Tuesday, 20 August 2019

Dulaglutide reduces cardiovascular disease in Type-2 diabetic people

10 June 2019 | News

This international, double-blind randomized controlled trial enrolled 9,901 people, age 50 and older with T2D from 24 countries at 371 care centers.

Representative Image

Representative Image

The Researching Cardiovascular Events With a Weekly Incretin in Diabetes (REWIND) trial has found dulaglutide, an injectable, glucagon-like peptide-1 (GLP-1) receptor agonist, demonstrates superiority in the reduction of cardiovascular events for a broad range of people living with type 2 diabetes (T2D), according to research at a symposium at the American Diabetes Association's (ADA's) 79th Scientific Sessions at the Moscone Convention Center in San Francisco. The REWIND trial is the first study to include a majority of participants (69%) with no history of cardiovascular disease (CVD) at enrollment. Additionally, the REWIND trial had a median follow-up period of more than five years, the longest for a cardiovascular (CV) outcome trial of a GLP-1 receptor agonist.

This international, double-blind randomized controlled trial enrolled 9,901 people, age 50 and older with T2D from 24 countries at 371 care centers. The study evaluated whether weekly subcutaneous injections of 1.5 mg dulaglutide could reduce major adverse cardiovascular events (MACE) compared to placebo. A wide spectrum of participants similar to those seen in a community practice were studied, including many without previous cardiovascular disease and many with guideline-recommended glucose levels. Participants had a mean A1C level of 7.3% (with half having a level below 7.2%) at the beginning of the study, 46% were women, and 69% of participants did not have prior cardiovascular disease. Researchers randomly assigned participants to receive either the placebo or dulaglutide for up to eight years, and the average follow-up duration was 5.4 years.

GLP-1 therapies work by affecting glucose control in the body via several mechanisms, including enhancement of glucose-dependent insulin secretion, slowed emptying of the stomach, and reduction of postprandial glucagon and food intake. They may also have other cardiovascular effects. The REWIND trial aimed to assess whether dulaglutide could reduce major cardiovascular events and other serious outcomes in people with T2D, when added to their anti-hyperglycemic regimen.

REWIND's primary CV outcome was the first occurrence of MACE, the composite of CV death or non-fatal myocardial infarction or non-fatal stroke. The secondary outcomes included each component of the primary composite CV outcome, a composite clinical microvascular outcome comprising retinal or renal disease, hospitalization for unstable angina, heart failure requiring hospitalization or an urgent heart failure visit, and all-cause mortality. Established CVD at baseline within REWIND was defined as prior myocardial infarction, prior ischemic stroke, prior unstable angina with electrocardiogram changes, prior myocardial ischemia on imaging or stress test, or prior coronary, carotid, or peripheral revascularization.

"The REWIND trial was an ambitious study that conclusively assessed the effects of dulaglutide on people with type 2 diabetes both with and without prior cardiovascular disease," says Hertzel Gerstein, MD, MSc, FRCPC, professor of medicine, director of the division of endocrinology and metabolism, and deputy director of the Population Health Institute at McMaster University and Hamilton Health Sciences, in Ontario, Canada, and principal investigator of the REWIND trial. "The reduction in cardiovascular events observed in a wide range of people with diabetes regardless of sex, baseline cardiovascular disease, age or A1c level is compelling."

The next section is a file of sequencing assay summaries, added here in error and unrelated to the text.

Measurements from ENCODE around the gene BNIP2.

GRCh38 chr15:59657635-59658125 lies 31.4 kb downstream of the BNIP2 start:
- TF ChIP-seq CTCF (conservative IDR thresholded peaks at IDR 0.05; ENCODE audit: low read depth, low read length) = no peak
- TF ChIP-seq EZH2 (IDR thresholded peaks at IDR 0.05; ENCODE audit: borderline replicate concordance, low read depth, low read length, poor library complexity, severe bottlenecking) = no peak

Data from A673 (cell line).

The study confirmed a cardiovascular benefit, without unexpected side effects or an increase in hypoglycemia. Moreover, it modestly reduced A1C by about 0.6%, weight by about 1.5 kg, and systolic blood pressure by 1.7 mm Hg.

"Both healthcare providers and patients who are looking for ways to reduce cardiovascular risks while also lowering glucose levels, blood pressure and weight will welcome the findings of this trial," says Matthew C. Riddle, MD, one of the lead investigators in REWIND and professor of medicine in the division of endocrinology, diabetes and clinical nutrition at Oregon Health and Science University in Portland, Oregon, and editor-in-chief of Diabetes Care, which is the highest-ranked diabetes research journal in the world and published by the ADA.

The American Diabetes Association's 79th Scientific Sessions, the world's largest scientific meeting focused on diabetes research, prevention and care, will be held June 7-11, 2019, at the Moscone Center in San Francisco, California. Nearly 15,000 leading physicians, scientists, health care professionals and industry representatives from around the world are expected to convene at the Scientific Sessions to unveil cutting-edge research, treatment recommendations and advances toward a cure for diabetes. During the five-day meeting, attendees will receive exclusive access to more than 850 presentations and 2,000 original research presentations, participate in provocative and engaging exchanges with leading diabetes experts, and can earn Continuing Medical Education (CME) or Continuing Education (CE) credits for educational sessions. 

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